At least twenty people were killed and more than 100 injured on July 15, as hundreds of thousands of Syrians demonstrated across the country against President Bashar al-Assad and the imprisonment of Syrians. Citizens attempted to block security forces from entering the area and damaging buildings. Forces fired live ammunition and teargas at protesters in the capital of Damascus and various suburbs. Activists organized the countrywide demonstrations via Facebook—these have been the largest demonstrations held to date.
Five activists plead not guilty in an Abu Dhabi trial after criticizing the United Arab Emirates’ government leadership. The five activists: Ahmed Mansour, Nasser bin Ghaith, Fahad Salem Dalk, Hassan Ali al-Khamis and Ahmed Abdul Khaleq signed an online petition calling on United Arab Emirates President Sheikh Khalifa to introduce “direct elections” and give parliament legislative powers, in an effort to promote political and economic reform.
Egyptian military leaders announced July 21 that the Egypt’s ruling Supreme Council of the Armed Forces wouldprohibit international groups from monitoring the outcome of the upcoming parliamentary elections,a decision nominally intended to prevent international involvement from “interfering with Egypt’s sovereignty.” Only Egyptian nationals would be permitted to act as election observers. The announcement coincided with promulgation of a new electoral law, which formalized selection procedures for the People’s Assembly, the lower house of parliament. The SCAF’s stance on international observers troubles many in the Egyptian NGO community, who worry that the lack of independent monitors will permit authorities to disguise serious electoral flaws.
According to Amnesty International, a leaked version of a new draft anti-terrorism law in Saudi Arabia would give wide-ranging powers to the Minister of the Interior, allowing him to subvert due process in the name of national security without judicial oversight, further endangering freedom of expression and association in that country. Under the draft Penal Law for Terrorism Crimes and Financing of Terrorism, criminal actions that can be labeled terrorist acts are defined in overly broad terms that could potentially be used to deter peaceful protest as well as restrict dissenting opinions and target political opposition. The legislation is currently has been reviewed by a government security committee and it is unknown if and when it might pass.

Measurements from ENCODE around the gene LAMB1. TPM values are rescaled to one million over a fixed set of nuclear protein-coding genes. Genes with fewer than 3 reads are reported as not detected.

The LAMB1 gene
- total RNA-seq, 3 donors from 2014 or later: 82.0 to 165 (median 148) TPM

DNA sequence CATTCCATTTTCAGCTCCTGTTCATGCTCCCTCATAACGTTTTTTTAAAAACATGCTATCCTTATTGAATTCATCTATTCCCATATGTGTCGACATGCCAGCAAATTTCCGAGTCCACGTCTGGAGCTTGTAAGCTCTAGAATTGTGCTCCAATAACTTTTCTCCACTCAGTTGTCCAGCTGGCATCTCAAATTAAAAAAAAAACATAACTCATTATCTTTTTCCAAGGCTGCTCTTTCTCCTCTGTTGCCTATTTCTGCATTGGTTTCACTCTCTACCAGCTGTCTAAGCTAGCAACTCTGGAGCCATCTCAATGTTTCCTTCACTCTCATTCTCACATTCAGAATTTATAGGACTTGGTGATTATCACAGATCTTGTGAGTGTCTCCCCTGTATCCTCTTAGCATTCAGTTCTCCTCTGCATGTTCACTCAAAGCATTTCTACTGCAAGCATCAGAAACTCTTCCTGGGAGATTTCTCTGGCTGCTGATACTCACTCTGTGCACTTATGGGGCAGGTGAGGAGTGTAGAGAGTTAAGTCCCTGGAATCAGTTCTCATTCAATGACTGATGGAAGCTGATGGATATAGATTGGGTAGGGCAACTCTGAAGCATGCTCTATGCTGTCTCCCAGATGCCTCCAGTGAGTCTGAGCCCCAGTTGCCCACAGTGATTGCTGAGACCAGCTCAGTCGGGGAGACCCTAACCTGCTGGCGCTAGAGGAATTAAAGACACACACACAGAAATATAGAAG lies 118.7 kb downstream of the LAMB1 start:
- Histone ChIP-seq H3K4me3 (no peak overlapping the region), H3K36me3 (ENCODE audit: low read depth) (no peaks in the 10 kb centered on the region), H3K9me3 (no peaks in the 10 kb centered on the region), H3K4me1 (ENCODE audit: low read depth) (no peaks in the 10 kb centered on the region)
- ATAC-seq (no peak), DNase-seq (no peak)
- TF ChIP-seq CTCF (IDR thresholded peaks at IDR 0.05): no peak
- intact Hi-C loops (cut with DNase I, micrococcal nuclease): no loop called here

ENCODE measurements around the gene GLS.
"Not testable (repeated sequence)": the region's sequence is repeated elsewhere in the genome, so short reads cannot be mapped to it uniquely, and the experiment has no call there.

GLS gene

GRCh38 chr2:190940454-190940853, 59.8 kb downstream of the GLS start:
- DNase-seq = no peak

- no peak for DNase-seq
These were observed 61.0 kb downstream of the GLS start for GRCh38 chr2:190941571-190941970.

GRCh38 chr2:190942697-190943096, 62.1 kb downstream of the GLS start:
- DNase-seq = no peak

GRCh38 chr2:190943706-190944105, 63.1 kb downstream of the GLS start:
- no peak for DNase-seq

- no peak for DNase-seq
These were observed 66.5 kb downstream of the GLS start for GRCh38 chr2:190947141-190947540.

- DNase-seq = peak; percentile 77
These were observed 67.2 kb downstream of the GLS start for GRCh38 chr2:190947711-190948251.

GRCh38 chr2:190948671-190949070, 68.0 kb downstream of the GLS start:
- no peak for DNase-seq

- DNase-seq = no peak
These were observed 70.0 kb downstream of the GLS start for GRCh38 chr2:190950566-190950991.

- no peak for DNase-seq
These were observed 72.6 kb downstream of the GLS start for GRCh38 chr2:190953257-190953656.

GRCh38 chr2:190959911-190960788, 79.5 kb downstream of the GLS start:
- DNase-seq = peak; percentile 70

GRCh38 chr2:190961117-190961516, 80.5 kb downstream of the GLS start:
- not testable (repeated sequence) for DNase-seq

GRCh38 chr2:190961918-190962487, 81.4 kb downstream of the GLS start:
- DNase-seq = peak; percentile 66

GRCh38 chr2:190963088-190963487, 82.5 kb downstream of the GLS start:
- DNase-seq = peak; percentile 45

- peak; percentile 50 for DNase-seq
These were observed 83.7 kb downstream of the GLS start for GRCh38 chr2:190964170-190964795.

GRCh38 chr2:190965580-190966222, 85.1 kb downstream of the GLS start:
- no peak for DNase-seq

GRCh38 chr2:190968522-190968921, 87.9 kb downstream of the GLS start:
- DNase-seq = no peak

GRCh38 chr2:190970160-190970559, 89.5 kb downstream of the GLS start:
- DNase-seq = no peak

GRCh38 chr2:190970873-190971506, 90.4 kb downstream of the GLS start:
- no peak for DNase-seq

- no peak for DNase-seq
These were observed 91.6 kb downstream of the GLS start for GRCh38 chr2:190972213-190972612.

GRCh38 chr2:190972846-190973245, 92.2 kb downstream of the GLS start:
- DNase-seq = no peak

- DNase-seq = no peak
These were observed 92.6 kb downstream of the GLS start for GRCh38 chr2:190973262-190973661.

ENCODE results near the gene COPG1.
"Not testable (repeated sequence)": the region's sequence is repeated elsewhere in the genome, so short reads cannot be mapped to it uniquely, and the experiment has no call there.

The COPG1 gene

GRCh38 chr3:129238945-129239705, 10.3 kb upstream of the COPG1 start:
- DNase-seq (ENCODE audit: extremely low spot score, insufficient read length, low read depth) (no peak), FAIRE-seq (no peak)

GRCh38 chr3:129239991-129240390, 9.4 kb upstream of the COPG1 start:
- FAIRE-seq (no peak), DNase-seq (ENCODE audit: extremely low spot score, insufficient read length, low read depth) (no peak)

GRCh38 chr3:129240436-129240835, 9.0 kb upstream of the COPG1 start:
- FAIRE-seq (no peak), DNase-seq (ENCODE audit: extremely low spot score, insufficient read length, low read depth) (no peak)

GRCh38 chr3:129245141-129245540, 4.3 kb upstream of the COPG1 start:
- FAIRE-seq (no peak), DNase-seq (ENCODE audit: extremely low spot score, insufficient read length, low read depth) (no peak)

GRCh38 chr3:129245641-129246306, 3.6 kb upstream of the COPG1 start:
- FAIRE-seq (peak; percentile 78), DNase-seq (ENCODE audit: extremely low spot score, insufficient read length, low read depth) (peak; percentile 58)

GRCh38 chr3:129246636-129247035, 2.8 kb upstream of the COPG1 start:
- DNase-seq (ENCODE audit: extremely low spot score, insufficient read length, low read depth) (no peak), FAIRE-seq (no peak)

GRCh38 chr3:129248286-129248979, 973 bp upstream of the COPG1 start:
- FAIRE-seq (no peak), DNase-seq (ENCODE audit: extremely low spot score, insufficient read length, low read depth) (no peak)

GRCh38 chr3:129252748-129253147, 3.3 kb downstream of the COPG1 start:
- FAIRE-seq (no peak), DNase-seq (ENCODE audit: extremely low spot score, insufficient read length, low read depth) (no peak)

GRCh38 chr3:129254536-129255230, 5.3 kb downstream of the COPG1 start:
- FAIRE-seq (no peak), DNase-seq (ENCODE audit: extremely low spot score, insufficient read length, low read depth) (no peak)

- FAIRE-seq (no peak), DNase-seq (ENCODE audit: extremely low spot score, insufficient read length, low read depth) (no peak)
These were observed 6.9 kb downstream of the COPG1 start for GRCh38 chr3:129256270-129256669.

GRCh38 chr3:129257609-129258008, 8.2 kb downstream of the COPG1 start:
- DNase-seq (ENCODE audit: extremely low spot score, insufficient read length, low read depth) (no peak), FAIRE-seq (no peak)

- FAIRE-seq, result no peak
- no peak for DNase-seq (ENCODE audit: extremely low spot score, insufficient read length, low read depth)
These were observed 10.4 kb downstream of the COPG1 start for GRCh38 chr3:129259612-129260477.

Dima Bondarenko, a Belarusian political prisoner, will be forced by prison authorities in Belarus to undergo spinal surgery without sufficient recovery time before being returned to prison according to human rights groups. Bondarenko has reportedly been subjected to inhumane conditions in prison that have led to multiple health problems including stomach ulcers and spinal disease. According to his wife, Bondarenko was not given an option with regards to having the surgery and will be sent back to his cell after only two weeks, despite a need for months of rehabilitation. Bonadarenko is in extreme pain and his right leg partially paralyzed. Surgery could permanently cripple him if prison authorities send him back before he has had time to fully recover.
Despite opposition from the majority of African and Islamic countries, the United Nations Economic and Social Council (ECOSOC) has granted consultative status to the International Lesbian, Gay, Bisexual, Trans and Intersex Association (ILGA) after a 29 to 14 vote.
Freedom House condemns the violence and arrests on June 29 of more than 150 demonstrators, including 10 journalists, at the “Rallies by Social Networks” protests in Belarus and calls on Belarusian authorities to release all demonstrators immediately.